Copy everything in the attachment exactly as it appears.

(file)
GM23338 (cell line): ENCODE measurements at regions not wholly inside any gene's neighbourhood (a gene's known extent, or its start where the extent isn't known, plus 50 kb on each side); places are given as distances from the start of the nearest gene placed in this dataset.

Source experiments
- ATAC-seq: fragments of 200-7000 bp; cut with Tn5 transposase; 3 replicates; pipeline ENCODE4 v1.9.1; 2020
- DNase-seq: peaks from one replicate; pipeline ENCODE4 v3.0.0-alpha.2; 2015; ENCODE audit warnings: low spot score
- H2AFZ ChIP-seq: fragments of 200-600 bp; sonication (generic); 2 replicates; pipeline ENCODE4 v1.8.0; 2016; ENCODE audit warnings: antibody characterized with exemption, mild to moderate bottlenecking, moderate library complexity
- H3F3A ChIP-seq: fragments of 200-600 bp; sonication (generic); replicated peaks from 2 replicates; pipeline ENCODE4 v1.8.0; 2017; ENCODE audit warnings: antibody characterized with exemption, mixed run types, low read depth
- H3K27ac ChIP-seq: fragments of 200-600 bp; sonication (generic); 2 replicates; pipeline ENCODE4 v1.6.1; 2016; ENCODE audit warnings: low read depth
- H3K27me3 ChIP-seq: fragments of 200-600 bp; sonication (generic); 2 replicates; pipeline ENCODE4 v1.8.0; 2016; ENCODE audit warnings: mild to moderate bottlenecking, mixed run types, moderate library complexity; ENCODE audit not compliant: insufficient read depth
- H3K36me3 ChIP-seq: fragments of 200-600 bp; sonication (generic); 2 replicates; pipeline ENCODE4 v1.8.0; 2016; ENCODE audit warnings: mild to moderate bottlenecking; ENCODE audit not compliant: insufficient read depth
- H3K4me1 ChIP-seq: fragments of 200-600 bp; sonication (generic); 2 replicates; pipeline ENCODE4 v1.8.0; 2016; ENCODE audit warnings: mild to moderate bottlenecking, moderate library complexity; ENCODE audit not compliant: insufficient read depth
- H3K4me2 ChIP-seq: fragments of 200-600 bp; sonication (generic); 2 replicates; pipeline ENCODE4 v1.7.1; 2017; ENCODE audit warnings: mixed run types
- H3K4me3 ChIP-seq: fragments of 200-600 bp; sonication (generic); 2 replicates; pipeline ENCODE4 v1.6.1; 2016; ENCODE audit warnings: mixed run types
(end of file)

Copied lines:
GM23338 (cell line): ENCODE measurements at regions not wholly inside any gene's neighbourhood (a gene's known extent, or its start where the extent isn't known, plus 50 kb on each side); places are given as distances from the start of the nearest gene placed in this dataset.

Source experiments
- ATAC-seq: fragments of 200-7000 bp; cut with Tn5 transposase; 3 replicates; pipeline ENCODE4 v1.9.1; 2020
- DNase-seq: peaks from one replicate; pipeline ENCODE4 v3.0.0-alpha.2; 2015; ENCODE audit warnings: low spot score
- H2AFZ ChIP-seq: fragments of 200-600 bp; sonication (generic); 2 replicates; pipeline ENCODE4 v1.8.0; 2016; ENCODE audit warnings: antibody characterized with exemption, mild to moderate bottlenecking, moderate library complexity
- H3F3A ChIP-seq: fragments of 200-600 bp; sonication (generic); replicated peaks from 2 replicates; pipeline ENCODE4 v1.8.0; 2017; ENCODE audit warnings: antibody characterized with exemption, mixed run types, low read depth
- H3K27ac ChIP-seq: fragments of 200-600 bp; sonication (generic); 2 replicates; pipeline ENCODE4 v1.6.1; 2016; ENCODE audit warnings: low read depth
- H3K27me3 ChIP-seq: fragments of 200-600 bp; sonication (generic); 2 replicates; pipeline ENCODE4 v1.8.0; 2016; ENCODE audit warnings: mild to moderate bottlenecking, mixed run types, moderate library complexity; ENCODE audit not compliant: insufficient read depth
- H3K36me3 ChIP-seq: fragments of 200-600 bp; sonication (generic); 2 replicates; pipeline ENCODE4 v1.8.0; 2016; ENCODE audit warnings: mild to moderate bottlenecking; ENCODE audit not compliant: insufficient read depth
- H3K4me1 ChIP-seq: fragments of 200-600 bp; sonication (generic); 2 replicates; pipeline ENCODE4 v1.8.0; 2016; ENCODE audit warnings: mild to moderate bottlenecking, moderate library complexity; ENCODE audit not compliant: insufficient read depth
- H3K4me2 ChIP-seq: fragments of 200-600 bp; sonication (generic); 2 replicates; pipeline ENCODE4 v1.7.1; 2017; ENCODE audit warnings: mixed run types
- H3K4me3 ChIP-seq: fragments of 200-600 bp; sonication (generic); 2 replicates; pipeline ENCODE4 v1.6.1; 2016; ENCODE audit warnings: mixed run types